Top 15 Useful Articles and Books on Return–to– Work

The literature on the topic of return–to–work or RTW cuts across multiple disciplines including disability, rehabilitation, occupational medicine, management, economics and law.  The articles and books listed here were culled from a comprehensive review of the RTW literature as of August 2011 and published recently.  Some of the articles are aimed at practicing managers in the field of disability management, others are scholarly empirical articles reporting results of research and one paper reports the evolution and outcomes of a comprehensive disability management program implemented by Shell Oil Company.  This list will be updated periodically as new articles and books are published – stay tuned!

The list is in alphabetical order (by author) and copies of the articles can be obtained from the publisher (go to the journal website) or from libraries that subscribe to the journal in print or electronically (note: you may need to have library privileges).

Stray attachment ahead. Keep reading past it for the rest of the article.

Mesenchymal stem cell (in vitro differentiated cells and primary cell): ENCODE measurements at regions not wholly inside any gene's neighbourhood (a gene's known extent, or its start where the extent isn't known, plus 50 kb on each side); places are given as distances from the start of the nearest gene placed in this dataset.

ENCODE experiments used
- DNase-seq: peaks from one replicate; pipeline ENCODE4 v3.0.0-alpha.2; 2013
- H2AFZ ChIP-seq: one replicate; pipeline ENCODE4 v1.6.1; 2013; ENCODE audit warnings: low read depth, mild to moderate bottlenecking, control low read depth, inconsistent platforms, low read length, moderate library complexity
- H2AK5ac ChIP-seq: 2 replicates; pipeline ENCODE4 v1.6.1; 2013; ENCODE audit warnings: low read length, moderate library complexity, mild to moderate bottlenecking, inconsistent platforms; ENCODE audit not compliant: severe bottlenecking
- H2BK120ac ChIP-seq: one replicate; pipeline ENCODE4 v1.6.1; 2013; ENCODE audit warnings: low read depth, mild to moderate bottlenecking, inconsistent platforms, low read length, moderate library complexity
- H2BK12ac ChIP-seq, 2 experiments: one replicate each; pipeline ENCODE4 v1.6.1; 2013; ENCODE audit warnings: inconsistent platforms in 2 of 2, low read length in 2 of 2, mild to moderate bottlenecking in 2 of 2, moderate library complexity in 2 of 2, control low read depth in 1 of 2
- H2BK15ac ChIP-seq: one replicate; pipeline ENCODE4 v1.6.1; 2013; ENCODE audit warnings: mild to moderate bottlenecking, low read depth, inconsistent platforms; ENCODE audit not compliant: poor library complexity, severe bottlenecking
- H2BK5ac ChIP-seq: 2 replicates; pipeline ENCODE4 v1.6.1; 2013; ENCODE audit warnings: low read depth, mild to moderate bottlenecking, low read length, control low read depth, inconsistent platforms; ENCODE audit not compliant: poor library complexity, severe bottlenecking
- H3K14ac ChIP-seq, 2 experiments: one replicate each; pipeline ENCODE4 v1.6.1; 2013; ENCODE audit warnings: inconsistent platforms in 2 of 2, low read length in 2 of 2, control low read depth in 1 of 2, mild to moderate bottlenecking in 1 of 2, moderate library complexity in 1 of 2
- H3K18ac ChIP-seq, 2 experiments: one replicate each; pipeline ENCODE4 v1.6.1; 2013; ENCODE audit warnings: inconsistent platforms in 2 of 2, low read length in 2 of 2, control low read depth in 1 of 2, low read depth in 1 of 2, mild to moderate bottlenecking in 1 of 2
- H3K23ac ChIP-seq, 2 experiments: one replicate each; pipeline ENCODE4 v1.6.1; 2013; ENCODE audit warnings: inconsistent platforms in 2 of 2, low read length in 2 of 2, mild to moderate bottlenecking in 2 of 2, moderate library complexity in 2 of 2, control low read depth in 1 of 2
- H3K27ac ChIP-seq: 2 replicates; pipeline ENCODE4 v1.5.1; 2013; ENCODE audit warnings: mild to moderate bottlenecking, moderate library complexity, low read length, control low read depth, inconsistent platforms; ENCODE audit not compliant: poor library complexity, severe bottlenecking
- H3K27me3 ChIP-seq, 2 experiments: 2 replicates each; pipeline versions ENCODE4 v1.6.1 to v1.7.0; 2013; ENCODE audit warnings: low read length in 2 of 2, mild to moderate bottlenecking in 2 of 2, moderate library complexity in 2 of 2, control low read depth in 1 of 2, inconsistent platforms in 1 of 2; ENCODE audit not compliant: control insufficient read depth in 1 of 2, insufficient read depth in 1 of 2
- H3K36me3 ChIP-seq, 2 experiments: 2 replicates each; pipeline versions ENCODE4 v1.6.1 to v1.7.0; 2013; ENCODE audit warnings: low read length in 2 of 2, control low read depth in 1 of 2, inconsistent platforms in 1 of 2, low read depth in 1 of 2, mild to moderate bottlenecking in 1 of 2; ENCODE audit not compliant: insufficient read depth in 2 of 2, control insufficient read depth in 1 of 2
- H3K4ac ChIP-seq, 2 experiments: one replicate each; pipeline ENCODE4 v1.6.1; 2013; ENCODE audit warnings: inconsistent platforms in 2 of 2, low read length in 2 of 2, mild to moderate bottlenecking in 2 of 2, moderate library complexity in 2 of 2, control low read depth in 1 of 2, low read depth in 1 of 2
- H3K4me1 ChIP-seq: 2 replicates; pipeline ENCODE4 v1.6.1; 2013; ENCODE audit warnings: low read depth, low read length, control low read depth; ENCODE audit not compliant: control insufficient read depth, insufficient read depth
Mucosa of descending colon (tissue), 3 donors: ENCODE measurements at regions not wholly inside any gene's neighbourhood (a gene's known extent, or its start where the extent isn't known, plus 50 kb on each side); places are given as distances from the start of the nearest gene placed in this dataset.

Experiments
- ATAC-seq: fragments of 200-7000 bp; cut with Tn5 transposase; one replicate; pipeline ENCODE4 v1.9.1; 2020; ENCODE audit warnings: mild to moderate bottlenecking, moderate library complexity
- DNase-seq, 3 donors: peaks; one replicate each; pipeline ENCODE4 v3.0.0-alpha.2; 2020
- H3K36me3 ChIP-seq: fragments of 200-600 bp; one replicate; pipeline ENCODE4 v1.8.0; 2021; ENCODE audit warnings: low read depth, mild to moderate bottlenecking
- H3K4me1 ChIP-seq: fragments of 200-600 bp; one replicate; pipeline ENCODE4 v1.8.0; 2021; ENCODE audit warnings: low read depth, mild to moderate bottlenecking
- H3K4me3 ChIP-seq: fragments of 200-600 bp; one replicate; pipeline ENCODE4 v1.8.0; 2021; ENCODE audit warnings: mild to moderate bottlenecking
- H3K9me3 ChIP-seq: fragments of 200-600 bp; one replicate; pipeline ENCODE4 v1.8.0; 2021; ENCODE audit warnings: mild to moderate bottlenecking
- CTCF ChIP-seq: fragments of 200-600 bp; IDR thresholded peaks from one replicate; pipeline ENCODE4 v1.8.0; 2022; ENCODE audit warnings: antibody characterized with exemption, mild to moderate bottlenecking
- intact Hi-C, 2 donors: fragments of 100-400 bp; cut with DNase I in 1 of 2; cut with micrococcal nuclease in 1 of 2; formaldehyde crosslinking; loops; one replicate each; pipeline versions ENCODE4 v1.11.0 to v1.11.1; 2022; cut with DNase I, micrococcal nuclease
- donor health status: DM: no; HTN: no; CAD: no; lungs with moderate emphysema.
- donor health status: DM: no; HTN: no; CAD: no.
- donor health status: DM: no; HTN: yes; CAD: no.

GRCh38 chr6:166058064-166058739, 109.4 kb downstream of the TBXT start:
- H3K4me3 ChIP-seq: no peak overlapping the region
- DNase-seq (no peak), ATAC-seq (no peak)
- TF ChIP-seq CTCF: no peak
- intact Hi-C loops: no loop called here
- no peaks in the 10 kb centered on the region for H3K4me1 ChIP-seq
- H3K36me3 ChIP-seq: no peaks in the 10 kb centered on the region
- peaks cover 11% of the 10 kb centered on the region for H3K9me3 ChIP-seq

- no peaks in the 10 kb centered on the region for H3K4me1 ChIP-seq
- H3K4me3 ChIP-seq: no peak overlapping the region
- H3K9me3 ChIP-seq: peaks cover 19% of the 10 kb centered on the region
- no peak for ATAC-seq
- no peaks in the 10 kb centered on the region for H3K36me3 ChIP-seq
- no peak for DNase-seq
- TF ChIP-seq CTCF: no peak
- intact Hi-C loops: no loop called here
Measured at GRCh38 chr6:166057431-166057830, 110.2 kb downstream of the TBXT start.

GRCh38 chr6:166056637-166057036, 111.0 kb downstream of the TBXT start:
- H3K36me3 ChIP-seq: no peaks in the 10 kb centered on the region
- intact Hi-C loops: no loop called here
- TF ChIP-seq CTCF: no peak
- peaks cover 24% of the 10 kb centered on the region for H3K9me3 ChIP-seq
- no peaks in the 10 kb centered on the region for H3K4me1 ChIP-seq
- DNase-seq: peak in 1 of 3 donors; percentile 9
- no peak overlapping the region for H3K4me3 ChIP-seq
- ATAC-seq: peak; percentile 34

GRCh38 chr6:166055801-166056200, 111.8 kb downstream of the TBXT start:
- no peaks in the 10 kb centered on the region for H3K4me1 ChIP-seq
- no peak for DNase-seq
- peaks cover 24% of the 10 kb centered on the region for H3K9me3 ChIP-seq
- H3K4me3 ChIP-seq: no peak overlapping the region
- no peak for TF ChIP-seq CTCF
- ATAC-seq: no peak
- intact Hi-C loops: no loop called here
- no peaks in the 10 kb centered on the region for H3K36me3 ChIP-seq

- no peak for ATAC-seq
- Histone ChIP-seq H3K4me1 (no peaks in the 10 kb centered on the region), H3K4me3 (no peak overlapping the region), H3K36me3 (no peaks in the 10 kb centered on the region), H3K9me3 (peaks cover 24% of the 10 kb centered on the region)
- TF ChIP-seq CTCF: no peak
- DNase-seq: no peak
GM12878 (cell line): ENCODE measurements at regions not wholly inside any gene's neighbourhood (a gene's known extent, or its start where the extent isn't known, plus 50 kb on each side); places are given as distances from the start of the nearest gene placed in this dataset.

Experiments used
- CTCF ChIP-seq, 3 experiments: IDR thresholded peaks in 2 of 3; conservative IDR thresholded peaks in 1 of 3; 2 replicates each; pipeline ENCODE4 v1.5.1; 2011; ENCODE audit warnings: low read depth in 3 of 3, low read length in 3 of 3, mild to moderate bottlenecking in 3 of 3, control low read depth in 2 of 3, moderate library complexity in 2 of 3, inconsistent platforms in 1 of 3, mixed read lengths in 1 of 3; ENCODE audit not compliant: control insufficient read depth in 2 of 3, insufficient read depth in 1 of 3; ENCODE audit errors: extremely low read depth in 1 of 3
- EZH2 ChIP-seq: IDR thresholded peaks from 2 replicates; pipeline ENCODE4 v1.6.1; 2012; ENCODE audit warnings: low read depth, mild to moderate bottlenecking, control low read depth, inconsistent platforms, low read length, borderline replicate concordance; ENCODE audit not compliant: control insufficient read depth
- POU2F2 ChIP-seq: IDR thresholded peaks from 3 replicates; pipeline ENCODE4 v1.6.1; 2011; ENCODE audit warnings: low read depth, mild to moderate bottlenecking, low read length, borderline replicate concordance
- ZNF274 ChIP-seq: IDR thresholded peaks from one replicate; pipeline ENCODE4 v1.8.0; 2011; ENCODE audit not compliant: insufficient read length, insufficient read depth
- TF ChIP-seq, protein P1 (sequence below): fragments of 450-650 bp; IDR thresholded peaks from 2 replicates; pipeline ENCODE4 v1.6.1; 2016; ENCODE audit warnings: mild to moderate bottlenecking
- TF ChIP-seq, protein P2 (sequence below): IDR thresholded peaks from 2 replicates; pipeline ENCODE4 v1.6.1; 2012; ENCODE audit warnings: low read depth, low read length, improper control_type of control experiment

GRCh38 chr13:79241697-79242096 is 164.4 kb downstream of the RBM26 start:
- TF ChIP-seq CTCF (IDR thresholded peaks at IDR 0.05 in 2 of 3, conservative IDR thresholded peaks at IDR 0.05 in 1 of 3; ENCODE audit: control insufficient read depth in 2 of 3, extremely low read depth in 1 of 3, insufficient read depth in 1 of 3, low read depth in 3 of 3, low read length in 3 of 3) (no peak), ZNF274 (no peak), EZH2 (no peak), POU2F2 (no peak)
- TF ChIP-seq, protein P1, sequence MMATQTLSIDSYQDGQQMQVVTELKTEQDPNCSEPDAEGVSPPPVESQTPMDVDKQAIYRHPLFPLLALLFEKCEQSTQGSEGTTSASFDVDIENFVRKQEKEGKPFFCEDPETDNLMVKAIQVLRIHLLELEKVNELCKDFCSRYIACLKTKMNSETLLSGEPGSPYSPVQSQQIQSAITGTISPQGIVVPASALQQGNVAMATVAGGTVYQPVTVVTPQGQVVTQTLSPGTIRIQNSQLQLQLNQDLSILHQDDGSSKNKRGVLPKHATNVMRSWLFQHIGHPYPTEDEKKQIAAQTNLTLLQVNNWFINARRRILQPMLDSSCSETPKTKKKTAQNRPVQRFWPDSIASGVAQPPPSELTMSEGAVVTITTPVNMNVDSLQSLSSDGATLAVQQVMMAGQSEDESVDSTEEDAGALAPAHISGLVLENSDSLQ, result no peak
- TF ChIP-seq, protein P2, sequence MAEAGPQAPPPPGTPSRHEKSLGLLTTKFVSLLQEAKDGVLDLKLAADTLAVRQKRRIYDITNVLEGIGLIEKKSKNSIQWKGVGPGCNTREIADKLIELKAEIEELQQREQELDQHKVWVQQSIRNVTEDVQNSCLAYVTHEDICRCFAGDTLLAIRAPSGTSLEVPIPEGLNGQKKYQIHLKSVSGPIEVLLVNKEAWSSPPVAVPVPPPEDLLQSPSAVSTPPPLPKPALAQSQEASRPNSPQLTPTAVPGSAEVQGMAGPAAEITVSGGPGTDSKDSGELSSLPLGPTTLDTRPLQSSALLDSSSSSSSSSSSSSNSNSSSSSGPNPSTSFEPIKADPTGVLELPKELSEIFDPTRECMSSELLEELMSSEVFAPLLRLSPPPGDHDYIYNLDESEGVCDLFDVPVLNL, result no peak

American College of Occupational and Environmental Medicine (ACOEM) Guideline: Preventing needless work disability by helping people stay employed: Stay-at-work and return-to-work process improvement committee. Journal of Occupational and Environmental Medicine, 2006, 48, 9: 972-987.

The American College of Occupational and Environmental Medicine advocates increased emphasis on “stay at work” programs in addition to “return-to-work” programs.  In this position statement, the ACOEM points out that the fundamental reason for most medically-related lost workdays and lost jobs is not medical necessity but nonmedical decision making related to the stay-at-work/return-to-work process. The ACOEM points out that the current focus of physicians and employers is too often on “managing” or “evaluating” a disability rather than preventing it. The position paper includes a set of recommendations for practice as well as several detailed tables that employers can use as part of their disability prevention strategy.